No bodies apparently, just these sacred pits surrounding the ring ditch.

Friday, June 24, 2022

Wet Nurses in the Lech Valley (Stockhammer, 2022)

Phillip Stockhammer looks at the patterns of social position among women within the Lech Valley farmsteads.  

He makes a fairly compelling case that some of these imported women were wet nurses.  All women are non-local, but the mistresses are less non-local than women in servitude.  Or however one wishes to phrase it.

Sunday, June 12, 2022

Humanejos Heavy-Use Halberd (Garrido-Pena et al, 2022)

Here's the only Iberian halberd deposited in context as part of the warrior package.  It's context is discussed in "Atlantic Halberds as Bell Beaker Weapons in Iberia: Tomb 1 of Humanejos (Parla, Madrid, Spain)"

Although quite a few halberds are found in scattered and wrecked contexts, it's rare to find in a grave.  It may well be that elite tombs were more susceptible to plunder and vandalism and so halberds might be under-represented for that era.  The authors point out that halberds were Europe's first metal-conceieved weapon.

The weapon below appears to have been repaired many times after impact.  The first indication is that it was re-hafted several times due to blunt force.  The most recent hafting involved substituting a nail for a rivet.  Clearly it was not a letter-opener.


Close-up of replacement nail and use-wear

Tomb 1 is located near Madrid and features a man and woman.  The tomb had an entrance and was not filled in, so the woman's body had already decomposed before her husband (?) was laid to rest.  Her body was "scooted over" and the authors suggest the ivory buttons from her vestment might have been collected in hand to her pot.

While it is clear she was buried first, the man radiocarbon dates older even though it is clear that they both decomposed in the tomb itself.  I may revisit this issue in a subsequent post.  In any case, she is buried with women's gear and he is buried with warrior gear.


There's several things that come to mind with halberds.  One is that they may be indicative of social rank, perhaps as part of a social division of arms (Meller, 2017).  At the same time, these weapons were used a lot and the use-wear suggests more than (Horn, 2017) some domestic chore like punching holes in domestic cattle skulls.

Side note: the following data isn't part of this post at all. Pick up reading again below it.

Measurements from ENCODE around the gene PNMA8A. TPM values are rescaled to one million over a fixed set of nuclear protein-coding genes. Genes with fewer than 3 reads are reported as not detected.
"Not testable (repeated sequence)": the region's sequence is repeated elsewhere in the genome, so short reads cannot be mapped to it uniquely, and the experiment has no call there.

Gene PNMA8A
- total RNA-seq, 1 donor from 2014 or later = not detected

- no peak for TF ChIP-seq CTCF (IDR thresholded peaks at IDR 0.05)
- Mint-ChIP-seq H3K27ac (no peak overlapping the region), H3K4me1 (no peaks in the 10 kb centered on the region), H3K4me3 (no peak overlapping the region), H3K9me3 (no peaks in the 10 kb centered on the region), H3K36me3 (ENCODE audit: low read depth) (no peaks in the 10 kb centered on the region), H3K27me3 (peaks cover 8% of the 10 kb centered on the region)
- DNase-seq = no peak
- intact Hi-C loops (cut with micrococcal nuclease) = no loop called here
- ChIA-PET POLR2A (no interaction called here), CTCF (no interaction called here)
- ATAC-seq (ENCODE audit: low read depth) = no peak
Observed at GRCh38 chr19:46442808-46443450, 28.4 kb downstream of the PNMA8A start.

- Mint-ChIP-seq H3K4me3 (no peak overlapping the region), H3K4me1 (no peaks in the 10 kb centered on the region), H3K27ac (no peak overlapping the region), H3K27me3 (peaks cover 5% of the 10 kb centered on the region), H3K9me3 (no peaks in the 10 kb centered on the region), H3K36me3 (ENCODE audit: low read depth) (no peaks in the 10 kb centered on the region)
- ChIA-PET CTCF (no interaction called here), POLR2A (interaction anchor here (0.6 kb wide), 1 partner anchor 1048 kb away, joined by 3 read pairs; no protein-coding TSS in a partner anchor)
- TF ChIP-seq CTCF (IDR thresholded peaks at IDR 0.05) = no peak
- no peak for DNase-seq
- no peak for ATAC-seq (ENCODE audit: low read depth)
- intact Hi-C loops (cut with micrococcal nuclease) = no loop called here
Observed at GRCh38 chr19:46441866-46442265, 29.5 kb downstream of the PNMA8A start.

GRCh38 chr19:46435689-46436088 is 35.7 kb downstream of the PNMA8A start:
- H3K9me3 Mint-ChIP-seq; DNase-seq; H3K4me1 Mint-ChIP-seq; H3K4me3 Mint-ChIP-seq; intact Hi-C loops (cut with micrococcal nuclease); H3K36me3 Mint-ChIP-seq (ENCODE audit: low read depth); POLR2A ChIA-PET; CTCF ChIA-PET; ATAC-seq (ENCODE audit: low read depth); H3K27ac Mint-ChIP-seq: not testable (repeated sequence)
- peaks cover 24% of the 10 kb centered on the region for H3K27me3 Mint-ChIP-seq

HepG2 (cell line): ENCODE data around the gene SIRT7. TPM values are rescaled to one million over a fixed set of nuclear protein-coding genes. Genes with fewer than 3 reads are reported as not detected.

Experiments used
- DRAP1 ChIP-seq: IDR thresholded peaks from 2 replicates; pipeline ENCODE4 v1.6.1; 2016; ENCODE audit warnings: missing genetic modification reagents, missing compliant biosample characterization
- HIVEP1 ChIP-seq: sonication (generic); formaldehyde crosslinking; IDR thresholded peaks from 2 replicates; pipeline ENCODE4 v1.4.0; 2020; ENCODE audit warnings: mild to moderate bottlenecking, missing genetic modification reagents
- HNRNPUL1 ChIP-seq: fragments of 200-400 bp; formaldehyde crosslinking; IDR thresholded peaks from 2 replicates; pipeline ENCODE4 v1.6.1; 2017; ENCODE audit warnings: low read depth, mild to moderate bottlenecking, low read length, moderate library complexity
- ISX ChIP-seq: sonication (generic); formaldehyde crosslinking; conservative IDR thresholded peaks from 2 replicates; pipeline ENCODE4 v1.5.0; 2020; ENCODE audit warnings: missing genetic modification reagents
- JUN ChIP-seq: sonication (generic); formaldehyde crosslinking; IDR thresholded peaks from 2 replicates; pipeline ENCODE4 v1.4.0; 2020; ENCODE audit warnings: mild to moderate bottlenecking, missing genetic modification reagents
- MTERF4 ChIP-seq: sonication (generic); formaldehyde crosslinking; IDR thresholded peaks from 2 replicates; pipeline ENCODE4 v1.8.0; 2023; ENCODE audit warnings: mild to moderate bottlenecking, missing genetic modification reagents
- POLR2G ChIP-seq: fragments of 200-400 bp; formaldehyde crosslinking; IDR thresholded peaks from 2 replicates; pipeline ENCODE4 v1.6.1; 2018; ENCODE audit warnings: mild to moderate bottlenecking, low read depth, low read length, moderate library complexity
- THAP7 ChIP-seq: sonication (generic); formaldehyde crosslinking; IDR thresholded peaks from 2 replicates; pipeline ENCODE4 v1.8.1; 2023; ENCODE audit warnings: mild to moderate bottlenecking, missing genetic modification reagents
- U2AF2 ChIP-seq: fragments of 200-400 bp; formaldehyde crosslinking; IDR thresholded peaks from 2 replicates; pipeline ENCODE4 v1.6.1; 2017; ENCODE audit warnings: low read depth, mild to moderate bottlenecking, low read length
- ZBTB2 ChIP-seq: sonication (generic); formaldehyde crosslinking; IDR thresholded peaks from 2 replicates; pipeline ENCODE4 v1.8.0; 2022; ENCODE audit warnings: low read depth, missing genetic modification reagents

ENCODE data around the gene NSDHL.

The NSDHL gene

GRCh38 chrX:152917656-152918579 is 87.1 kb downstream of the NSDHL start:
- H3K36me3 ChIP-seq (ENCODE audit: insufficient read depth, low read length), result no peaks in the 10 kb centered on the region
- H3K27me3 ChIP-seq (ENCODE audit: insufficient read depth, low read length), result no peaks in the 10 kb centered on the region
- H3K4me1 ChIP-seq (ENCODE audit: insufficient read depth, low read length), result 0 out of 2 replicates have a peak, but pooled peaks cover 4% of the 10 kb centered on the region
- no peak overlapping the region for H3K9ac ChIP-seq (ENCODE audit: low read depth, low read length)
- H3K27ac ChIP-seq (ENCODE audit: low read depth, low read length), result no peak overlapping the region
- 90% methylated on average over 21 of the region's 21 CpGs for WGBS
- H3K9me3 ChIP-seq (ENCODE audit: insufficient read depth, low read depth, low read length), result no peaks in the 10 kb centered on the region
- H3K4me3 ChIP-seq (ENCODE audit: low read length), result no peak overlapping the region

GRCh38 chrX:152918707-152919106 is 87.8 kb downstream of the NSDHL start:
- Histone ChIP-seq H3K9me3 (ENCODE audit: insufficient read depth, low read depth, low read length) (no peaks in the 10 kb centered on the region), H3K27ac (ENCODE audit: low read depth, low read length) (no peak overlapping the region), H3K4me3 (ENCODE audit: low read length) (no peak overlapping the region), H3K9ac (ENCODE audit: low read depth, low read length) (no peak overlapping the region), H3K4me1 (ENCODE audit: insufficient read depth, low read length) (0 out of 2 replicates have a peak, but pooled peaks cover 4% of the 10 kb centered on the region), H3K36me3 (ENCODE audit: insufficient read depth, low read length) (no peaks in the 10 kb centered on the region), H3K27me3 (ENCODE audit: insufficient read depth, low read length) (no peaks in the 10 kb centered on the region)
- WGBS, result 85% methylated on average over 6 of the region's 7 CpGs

Reverse-engineering needs requirements takes us to an interesting place in Beaker warfare.  We have long-range weapons (at least two types of bows), a personal space and dualing fighting weapon (daggers), beyond arms length offensive/defensive weapon (the spear or javelin).  And then we have this weird, centrifugally accelerated, blunt force weapon.  Why?

I think it's probably an indication of primative armor and sheilds.  Of course armor of that time would have been boiled leather and probably quite effective.  The real question is that if a halberd is nothing more than a dagger on a stick, then why position it at 90 degree angle?  Without the need for penetrative force, there is no advantage for killing someone extra.

Use-wear and common sense point to a rotation plane, something like an axe or hammer.  That means a halberd point is approaching a victim with multiples of speed and force than would be required if we are simply dealing with defenseless, naked humans.  It's like shooting someone with a bazooka.  Is shooting someone with a bazooka as effective as a rifle?  Yes, same result I guess.  But we would correctly suppose that a high-cost, single-shot, shoulder-fired weapon like a bazooka was developed to bust armor.

As was the case throughout the Medieval Period, it may have been the elite or professional warriors who wore armor while commoners were outfitted modestly.  So there are several scenarios in which Beaker halerds may have been used.  Armored warrior elites against armored elites.  Anyone versus armored warrior elites.

If all the above is true, we have a new problem.  Being equipped with a Palmela point makes sense if we are dealing with a warrior on foot who can punch a spear beyond arms length.  But this warrior is equipped with both a halberd and two points.  I doubt the mourners just threw a bunch of man stuff into a grave.  Could it be that the Palmela point (having no barbs mind you) was specifically used in equistrian combat?  Similar weapons were used in the Medieval period simply for punching sorry souls on the ground by mounted warriors.

And finally, another clear example of a "bracer" that fell off the outside of a decomposing arm.  I think at this point we can safely say that these are not actually bracers but an exterior (or sometimes interior) backbone of a larger bracing cuff.  Maybe this was to protect the wrist from injury to to relieve stress on the lower arm.  Who knows.